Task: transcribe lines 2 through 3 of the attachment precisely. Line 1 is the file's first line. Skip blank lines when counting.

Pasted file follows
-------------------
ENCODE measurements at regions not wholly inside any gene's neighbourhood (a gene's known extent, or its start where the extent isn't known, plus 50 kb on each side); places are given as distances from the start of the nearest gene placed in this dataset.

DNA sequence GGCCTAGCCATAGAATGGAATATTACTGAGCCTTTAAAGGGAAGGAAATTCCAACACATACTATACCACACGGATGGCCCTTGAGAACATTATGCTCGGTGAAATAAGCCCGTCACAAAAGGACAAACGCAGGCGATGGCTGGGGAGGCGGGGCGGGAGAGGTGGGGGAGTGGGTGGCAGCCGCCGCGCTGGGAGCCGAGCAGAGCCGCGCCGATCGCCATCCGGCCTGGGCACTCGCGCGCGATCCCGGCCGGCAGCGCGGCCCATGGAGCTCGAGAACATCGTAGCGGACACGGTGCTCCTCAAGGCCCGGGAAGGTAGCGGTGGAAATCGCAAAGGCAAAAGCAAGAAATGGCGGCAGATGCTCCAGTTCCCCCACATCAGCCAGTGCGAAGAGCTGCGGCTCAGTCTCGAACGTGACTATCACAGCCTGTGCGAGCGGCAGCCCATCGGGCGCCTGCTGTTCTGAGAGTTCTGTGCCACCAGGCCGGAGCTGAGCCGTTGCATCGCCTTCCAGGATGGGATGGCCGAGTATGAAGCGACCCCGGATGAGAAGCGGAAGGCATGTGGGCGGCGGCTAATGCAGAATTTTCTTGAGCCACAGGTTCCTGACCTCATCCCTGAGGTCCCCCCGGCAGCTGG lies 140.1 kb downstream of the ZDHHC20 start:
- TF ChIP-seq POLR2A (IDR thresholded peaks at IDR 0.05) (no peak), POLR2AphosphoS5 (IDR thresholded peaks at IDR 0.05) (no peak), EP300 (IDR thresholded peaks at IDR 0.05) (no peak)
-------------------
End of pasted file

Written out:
DNA sequence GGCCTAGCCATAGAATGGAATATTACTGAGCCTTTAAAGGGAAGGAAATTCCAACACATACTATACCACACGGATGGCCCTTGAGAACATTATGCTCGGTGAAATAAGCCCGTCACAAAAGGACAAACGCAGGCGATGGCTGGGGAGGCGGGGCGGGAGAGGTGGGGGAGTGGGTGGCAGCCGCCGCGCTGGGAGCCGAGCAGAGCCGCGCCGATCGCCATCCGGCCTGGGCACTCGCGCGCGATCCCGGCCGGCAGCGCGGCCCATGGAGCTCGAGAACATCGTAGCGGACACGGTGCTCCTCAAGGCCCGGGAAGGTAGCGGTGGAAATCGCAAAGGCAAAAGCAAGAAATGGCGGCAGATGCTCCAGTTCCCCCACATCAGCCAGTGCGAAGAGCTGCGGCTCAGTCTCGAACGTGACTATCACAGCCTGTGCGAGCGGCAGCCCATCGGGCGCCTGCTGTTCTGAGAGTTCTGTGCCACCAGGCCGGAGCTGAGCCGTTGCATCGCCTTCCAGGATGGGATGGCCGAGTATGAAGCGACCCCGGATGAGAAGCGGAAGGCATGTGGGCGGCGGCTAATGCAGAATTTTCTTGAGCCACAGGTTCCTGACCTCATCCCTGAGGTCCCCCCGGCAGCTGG lies 140.1 kb downstream of the ZDHHC20 start:
- TF ChIP-seq POLR2A (IDR thresholded peaks at IDR 0.05) (no peak), POLR2AphosphoS5 (IDR thresholded peaks at IDR 0.05) (no peak), EP300 (IDR thresholded peaks at IDR 0.05) (no peak)